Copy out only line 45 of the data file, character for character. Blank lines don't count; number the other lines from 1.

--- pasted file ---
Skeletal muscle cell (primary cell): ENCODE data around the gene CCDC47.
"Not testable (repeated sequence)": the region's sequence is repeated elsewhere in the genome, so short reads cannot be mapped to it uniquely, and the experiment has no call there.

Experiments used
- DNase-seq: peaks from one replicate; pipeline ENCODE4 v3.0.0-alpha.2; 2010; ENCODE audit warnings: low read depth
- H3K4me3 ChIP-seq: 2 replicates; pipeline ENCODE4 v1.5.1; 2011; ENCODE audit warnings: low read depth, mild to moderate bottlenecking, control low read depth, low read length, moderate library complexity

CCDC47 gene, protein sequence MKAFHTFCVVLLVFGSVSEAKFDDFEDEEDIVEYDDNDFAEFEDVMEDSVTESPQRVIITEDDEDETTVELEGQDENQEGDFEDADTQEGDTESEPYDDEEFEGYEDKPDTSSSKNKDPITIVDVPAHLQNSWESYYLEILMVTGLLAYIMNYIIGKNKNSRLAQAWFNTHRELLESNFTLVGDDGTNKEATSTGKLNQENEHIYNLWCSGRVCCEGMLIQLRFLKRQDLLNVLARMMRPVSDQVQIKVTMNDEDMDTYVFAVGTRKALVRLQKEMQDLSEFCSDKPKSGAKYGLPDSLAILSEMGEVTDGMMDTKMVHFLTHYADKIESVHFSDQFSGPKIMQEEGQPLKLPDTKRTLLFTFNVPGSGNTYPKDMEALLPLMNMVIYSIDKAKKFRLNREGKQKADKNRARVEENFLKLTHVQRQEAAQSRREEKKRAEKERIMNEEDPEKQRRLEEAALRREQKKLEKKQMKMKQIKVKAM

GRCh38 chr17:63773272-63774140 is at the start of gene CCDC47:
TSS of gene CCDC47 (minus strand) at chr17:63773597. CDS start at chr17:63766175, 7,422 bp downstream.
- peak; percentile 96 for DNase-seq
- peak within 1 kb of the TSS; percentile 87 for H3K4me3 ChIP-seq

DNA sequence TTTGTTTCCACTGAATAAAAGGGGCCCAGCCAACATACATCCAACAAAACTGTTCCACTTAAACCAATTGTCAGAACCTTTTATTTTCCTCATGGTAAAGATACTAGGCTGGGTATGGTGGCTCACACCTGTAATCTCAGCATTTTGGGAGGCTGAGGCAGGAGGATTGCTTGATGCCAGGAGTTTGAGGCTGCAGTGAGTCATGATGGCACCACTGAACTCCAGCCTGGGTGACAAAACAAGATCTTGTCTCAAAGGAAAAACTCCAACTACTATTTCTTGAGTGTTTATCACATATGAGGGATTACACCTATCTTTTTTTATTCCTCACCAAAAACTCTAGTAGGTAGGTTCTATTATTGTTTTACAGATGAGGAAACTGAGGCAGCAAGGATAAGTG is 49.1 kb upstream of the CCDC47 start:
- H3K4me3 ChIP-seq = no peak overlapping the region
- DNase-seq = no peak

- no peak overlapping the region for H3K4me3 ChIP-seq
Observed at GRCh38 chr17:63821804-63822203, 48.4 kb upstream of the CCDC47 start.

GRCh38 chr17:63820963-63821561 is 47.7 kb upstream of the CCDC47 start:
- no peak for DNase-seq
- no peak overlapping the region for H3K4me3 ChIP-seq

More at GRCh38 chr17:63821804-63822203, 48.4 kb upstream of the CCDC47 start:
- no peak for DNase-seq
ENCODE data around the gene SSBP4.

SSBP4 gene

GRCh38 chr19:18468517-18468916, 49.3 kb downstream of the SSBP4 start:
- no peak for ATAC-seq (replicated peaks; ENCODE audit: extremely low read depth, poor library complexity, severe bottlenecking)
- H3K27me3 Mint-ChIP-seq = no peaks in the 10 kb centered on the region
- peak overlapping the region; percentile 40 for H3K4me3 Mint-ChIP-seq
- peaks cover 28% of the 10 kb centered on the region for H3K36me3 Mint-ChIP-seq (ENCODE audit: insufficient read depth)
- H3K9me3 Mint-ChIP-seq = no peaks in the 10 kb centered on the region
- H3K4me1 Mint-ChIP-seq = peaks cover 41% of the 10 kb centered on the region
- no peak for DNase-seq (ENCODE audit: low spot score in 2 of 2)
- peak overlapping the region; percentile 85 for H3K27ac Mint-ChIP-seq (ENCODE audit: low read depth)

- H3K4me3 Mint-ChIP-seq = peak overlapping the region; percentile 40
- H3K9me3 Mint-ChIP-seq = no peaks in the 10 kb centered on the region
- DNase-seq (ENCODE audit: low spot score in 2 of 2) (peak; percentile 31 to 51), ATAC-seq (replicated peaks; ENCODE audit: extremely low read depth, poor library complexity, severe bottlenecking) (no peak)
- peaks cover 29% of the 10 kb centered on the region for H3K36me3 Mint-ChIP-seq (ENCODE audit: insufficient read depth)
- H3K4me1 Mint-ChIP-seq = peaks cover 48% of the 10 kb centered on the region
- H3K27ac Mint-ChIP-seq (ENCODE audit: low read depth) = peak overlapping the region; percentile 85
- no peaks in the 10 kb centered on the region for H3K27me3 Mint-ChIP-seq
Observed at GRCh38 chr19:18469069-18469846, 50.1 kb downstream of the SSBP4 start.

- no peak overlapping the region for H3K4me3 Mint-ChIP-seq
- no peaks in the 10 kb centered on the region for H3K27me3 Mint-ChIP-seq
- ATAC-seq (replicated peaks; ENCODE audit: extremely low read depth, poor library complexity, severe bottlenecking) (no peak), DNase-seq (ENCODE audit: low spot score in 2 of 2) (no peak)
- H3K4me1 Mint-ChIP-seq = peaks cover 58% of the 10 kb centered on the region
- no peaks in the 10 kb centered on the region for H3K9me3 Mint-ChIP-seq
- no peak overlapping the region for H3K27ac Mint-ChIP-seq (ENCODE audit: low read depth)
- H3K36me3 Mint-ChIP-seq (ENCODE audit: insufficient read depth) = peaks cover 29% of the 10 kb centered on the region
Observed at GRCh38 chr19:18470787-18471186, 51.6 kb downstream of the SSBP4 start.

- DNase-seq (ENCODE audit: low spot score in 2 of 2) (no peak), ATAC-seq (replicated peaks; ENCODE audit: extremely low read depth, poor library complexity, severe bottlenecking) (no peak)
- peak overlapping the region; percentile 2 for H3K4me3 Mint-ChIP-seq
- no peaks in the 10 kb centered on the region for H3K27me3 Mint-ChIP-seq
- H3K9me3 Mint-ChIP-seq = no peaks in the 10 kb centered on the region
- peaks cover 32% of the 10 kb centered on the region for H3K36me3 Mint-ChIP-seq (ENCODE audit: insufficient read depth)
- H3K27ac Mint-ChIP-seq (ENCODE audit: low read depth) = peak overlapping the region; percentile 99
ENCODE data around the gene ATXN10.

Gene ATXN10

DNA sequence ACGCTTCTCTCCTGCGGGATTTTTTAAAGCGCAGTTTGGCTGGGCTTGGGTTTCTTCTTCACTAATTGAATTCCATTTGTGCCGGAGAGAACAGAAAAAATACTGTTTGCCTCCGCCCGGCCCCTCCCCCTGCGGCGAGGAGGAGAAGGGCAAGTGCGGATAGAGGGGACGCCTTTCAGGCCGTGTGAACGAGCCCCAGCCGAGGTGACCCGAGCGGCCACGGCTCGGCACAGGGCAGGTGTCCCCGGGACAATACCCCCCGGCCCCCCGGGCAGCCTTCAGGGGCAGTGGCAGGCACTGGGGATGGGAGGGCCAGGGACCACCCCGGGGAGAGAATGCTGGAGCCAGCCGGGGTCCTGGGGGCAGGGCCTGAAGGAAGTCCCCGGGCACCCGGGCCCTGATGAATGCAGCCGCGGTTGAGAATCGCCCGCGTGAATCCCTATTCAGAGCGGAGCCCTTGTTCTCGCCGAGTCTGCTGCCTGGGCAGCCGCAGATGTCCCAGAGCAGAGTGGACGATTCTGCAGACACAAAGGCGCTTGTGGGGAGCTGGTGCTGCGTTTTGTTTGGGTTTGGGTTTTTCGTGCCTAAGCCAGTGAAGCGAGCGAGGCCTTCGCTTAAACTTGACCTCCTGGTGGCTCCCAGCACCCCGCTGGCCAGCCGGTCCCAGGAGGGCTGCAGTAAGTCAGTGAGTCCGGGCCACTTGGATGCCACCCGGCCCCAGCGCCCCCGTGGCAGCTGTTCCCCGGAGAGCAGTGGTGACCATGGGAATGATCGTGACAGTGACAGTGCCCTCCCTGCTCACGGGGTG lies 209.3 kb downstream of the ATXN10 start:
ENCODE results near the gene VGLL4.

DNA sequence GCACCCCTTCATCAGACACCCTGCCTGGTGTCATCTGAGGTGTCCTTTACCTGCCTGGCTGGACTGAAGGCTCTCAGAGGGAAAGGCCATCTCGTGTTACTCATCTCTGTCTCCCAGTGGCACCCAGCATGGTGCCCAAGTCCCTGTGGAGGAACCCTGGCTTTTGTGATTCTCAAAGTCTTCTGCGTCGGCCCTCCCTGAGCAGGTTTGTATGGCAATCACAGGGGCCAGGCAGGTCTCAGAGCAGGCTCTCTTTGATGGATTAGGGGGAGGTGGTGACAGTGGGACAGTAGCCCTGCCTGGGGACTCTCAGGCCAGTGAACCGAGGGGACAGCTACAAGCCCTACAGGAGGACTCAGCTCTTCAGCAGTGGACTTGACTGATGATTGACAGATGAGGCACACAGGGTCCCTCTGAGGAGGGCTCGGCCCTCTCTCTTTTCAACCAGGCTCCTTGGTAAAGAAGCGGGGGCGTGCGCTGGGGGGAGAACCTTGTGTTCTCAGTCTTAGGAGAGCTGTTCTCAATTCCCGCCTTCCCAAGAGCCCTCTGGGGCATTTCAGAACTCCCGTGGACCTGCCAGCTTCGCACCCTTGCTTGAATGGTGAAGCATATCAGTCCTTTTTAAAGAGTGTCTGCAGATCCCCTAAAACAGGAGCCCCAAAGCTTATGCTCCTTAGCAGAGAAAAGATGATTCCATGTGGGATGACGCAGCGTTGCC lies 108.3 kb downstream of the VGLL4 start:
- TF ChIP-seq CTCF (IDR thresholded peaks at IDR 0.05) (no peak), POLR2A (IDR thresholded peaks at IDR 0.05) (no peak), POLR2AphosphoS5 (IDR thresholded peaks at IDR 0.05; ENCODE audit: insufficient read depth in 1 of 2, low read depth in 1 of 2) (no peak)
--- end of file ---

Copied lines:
- no peak overlapping the region for H3K27ac Mint-ChIP-seq (ENCODE audit: low read depth)